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CLAUDE DELAVAL COBHAM
Exerpta Cypria
page 416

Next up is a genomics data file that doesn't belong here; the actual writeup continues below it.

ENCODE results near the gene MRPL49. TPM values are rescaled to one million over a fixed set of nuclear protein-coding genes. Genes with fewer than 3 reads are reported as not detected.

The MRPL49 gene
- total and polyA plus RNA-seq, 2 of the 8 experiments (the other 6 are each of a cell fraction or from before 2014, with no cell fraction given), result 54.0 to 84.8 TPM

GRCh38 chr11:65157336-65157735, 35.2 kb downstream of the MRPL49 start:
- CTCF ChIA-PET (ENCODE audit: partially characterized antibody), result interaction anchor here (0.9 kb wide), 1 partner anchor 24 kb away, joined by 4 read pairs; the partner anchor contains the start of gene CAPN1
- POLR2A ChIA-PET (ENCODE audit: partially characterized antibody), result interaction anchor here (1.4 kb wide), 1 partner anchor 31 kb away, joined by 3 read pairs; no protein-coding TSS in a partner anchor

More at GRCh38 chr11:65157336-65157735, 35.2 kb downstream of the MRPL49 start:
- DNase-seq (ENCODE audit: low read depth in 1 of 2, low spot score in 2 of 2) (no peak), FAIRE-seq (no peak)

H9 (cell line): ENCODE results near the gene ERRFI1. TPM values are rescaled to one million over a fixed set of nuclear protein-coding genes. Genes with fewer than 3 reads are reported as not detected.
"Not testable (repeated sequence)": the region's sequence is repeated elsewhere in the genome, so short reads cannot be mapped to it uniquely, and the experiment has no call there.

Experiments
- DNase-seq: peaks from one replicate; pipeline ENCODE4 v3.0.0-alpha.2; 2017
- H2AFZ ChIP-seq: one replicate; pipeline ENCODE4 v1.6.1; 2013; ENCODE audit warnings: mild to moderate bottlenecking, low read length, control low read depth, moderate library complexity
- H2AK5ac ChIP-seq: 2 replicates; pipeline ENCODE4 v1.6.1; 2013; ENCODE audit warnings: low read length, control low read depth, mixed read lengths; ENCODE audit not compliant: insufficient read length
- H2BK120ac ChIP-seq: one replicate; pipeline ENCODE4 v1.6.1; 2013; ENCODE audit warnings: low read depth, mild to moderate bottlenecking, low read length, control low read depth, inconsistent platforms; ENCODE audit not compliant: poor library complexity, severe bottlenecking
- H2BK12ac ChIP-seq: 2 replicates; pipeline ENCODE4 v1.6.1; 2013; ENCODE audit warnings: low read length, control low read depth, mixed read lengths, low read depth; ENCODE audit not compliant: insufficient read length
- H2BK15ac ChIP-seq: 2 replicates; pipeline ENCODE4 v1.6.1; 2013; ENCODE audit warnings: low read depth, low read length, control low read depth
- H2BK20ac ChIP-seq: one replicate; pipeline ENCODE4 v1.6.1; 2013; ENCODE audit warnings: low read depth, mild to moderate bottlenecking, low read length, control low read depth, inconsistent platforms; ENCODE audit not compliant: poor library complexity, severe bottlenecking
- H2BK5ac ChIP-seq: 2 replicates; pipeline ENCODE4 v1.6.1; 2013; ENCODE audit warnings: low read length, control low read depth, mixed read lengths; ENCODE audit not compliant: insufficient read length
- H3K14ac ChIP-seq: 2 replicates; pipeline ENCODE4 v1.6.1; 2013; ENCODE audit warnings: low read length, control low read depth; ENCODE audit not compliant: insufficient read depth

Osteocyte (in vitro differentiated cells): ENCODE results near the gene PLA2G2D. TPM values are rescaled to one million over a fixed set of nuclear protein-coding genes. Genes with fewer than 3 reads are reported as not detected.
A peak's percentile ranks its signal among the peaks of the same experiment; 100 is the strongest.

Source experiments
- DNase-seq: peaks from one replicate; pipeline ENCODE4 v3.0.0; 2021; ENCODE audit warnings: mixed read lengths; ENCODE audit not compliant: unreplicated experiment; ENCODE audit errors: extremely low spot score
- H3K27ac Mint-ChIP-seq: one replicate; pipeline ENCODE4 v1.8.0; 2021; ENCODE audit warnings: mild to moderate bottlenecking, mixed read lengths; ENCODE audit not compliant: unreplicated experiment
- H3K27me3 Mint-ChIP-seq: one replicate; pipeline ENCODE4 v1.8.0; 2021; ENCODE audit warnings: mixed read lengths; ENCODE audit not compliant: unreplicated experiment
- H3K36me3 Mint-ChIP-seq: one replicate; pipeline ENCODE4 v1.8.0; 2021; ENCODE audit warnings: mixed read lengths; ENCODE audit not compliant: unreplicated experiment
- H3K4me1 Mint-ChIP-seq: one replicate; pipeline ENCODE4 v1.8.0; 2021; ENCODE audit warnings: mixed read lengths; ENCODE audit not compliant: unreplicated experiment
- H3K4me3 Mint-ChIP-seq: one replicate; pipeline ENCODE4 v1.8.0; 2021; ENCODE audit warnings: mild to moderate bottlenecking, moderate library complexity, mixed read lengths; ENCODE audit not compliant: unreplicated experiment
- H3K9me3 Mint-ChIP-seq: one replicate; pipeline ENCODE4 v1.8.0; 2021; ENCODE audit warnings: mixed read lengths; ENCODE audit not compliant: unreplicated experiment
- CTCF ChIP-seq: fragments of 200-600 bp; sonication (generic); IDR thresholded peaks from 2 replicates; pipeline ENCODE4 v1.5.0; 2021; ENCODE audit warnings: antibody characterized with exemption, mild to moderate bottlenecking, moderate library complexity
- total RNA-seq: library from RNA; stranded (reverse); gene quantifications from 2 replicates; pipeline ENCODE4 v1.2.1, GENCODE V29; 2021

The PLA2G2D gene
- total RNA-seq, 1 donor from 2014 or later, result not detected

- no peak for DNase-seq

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gentle slope. Limestone rock in horizontal strato, with a perpendicular fall, encloses it on the higher side ; yon conld fancy- the garden were underground, because to enter it from any side you must descend through a ravine : and though the wind may be blowing wildly above, as was the case when I was there, the garden below enjoys entire calm. From different points in the slope flows good clear water, and one can see that formerly it had more issues still. It might easily be distributed over the inclined plane of the garden. The rock has various windings, giving diversity to the scene and allowing the garden to be divided into several parts, each of which might have its grottos or rooms cut out of the rocky border. The principal entrance appeared to me a kind of rainp or stairway cut in the rock at the side of the present village, the vault of which has fallen in, leaving the passage open overhead, and strewn with rnins. This confirms me in the opinion that the sacred garden was entered through a grotto just- like those which still exist beside it. Perhaps the neophyte was detained there to undergo some trial, or to take part in the initiatory mysteries. If this were so, when he was restored to the light in the midst of the garden he might well believe himself transported to some heavenly region. The rock here is certainly mined in many places, for you can see openings or slips, and, if my guess be right, who shall describe the gloomy labyrinth which the initiated had to traverse before they reached the garden? We are acquainted with the terrible rites of Isis and Osiris : we know too that Pythagoras, when he wished to participate iu the mysteries of Diospolis, was obliged to submit to the cruel operation of circumcision. Was this too, as I suspect, a condition of initiation to the mysteries of Aphrodite? 1 mean the primitive rites, long before those which were in use in the shrines of the goddess. The whole garden was sown with grain and a little tobacco. I fonnd no trees except in a few clefts of the rock, ami little spontaneous growth, except a few wretched plants which I added tu my collection. Thus this famous garden, a charm erewhile for the people of Greece and Asia, is now only the home and field of a poor tenant. Abont the middle uf the garden are the remains of a Greek church called Ala Marina ; I noticed the capital nf a tinted column, of gray marble, very simple and graceful. Just below the village of Yeroschipos, in the garden, is the chief spring. This too issues from the slope of the rock, and gives excellent water, like all the springs in the garden, in great abundance. The same day, at half past nine, I left the village travelling W.N.W., and leaving on the left the port of Paphos or Baffa, at half past ten we reached Ktima, the residence of the Turkish Governor of Paphos, and of the Greek bishop of that see. This post, the second of the Turkish dignities in the island, had been held for a great number of years by Ala! Bey, an old man of most polite manners, who had earned the respect of Iwth Tnrks and Greeks. I was to lodge with him : he received me with ceremony, for Τ was conducted on horseback to the door uf his room, and a great repast was served immediately. After onr meal I went to the house which had been prepared for me, made my ablntion and then went to the mosque. Tt is a small but neat building, formerly the Greek church of S. Sophia. The town of Κ t ima once of some size is now1 a labyrinth of rnins ; with the appearance of a city of twenty or thirty thousand inhabitants it contains only two hundred Turkish and twenty Greek families. The bishop's palace, with its outbuildings, is in a separate quarter, but the bishop (who was away) seems to have fixed his residence in a town in the interior, said to be large nnd peopled by Greeks only. I got gmid observations, and fixed the latitude of Ktiina at 34" •IS' 4" N. An occultation EXCERPTA CYPRIA.

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